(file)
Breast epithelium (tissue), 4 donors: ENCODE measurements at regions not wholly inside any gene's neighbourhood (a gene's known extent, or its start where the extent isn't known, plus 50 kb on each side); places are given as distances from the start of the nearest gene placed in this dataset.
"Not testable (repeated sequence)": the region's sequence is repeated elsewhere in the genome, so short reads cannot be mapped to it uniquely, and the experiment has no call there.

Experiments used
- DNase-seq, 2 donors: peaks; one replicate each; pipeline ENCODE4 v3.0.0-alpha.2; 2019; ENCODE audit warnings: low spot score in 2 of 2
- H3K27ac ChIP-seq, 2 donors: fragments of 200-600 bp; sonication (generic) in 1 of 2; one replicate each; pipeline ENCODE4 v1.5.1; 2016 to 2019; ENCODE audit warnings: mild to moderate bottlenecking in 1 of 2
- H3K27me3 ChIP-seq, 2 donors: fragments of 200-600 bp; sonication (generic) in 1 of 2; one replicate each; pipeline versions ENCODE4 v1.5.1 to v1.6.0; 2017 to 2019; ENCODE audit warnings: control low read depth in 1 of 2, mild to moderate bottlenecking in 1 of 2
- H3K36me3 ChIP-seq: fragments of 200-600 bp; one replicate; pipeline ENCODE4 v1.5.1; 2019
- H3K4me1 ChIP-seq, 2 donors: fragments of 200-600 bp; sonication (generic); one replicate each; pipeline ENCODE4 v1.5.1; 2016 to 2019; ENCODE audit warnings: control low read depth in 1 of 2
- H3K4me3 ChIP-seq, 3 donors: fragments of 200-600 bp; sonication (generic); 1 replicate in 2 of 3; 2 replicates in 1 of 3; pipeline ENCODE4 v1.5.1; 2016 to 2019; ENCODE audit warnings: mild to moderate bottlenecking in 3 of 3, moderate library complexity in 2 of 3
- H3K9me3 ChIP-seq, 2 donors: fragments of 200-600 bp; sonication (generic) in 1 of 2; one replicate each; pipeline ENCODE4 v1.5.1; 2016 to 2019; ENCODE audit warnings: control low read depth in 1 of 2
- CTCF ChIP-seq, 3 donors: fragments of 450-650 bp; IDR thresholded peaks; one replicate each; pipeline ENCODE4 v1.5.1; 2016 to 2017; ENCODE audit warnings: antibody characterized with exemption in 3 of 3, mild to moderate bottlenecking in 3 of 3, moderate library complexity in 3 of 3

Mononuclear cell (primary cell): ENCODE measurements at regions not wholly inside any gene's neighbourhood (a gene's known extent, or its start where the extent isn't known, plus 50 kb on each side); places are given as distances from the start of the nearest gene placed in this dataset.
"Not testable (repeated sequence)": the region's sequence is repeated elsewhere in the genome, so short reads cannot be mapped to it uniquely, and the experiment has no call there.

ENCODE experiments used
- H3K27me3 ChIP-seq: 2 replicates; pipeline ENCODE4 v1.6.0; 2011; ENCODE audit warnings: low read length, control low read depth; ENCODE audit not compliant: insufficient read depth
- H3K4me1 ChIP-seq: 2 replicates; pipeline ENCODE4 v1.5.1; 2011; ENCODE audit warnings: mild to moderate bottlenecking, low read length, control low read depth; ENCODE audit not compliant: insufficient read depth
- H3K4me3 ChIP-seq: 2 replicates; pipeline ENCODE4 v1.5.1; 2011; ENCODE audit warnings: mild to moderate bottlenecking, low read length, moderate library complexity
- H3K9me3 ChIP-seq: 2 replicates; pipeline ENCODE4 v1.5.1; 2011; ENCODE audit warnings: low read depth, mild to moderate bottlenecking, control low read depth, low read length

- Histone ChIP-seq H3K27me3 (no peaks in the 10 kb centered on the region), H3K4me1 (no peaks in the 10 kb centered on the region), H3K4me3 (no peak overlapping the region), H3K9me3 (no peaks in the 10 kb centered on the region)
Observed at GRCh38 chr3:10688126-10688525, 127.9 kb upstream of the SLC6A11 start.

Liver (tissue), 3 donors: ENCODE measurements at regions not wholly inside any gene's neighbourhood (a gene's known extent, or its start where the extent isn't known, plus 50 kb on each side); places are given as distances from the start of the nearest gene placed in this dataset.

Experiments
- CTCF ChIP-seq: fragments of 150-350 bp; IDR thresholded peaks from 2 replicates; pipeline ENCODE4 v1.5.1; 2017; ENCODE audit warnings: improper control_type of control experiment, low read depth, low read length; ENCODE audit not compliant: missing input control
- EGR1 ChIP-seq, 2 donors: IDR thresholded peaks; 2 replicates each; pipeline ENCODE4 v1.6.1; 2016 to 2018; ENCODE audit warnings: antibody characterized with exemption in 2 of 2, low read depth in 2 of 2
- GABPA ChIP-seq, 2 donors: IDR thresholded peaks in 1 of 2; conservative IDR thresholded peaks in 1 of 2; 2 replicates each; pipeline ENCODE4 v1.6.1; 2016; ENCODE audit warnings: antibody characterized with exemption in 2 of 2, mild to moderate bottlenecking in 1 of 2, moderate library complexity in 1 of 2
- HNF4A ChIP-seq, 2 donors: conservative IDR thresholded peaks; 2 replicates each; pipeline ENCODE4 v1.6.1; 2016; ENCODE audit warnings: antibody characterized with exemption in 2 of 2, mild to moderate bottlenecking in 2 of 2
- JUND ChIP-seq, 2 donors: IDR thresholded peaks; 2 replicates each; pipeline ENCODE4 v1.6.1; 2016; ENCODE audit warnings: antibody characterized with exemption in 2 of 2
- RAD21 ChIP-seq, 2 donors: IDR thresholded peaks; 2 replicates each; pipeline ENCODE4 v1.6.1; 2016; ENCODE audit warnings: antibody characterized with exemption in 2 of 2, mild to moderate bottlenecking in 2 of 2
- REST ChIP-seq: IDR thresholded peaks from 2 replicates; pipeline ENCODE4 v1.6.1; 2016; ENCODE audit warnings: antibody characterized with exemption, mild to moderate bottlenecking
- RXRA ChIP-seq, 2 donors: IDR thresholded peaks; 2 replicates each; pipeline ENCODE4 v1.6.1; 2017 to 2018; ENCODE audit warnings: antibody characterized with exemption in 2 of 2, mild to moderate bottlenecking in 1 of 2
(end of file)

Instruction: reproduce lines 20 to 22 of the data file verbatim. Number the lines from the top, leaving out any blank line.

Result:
Observed at GRCh38 chr3:10688126-10688525, 127.9 kb upstream of the SLC6A11 start.

Liver (tissue), 3 donors: ENCODE measurements at regions not wholly inside any gene's neighbourhood (a gene's known extent, or its start where the extent isn't known, plus 50 kb on each side); places are given as distances from the start of the nearest gene placed in this dataset.

Experiments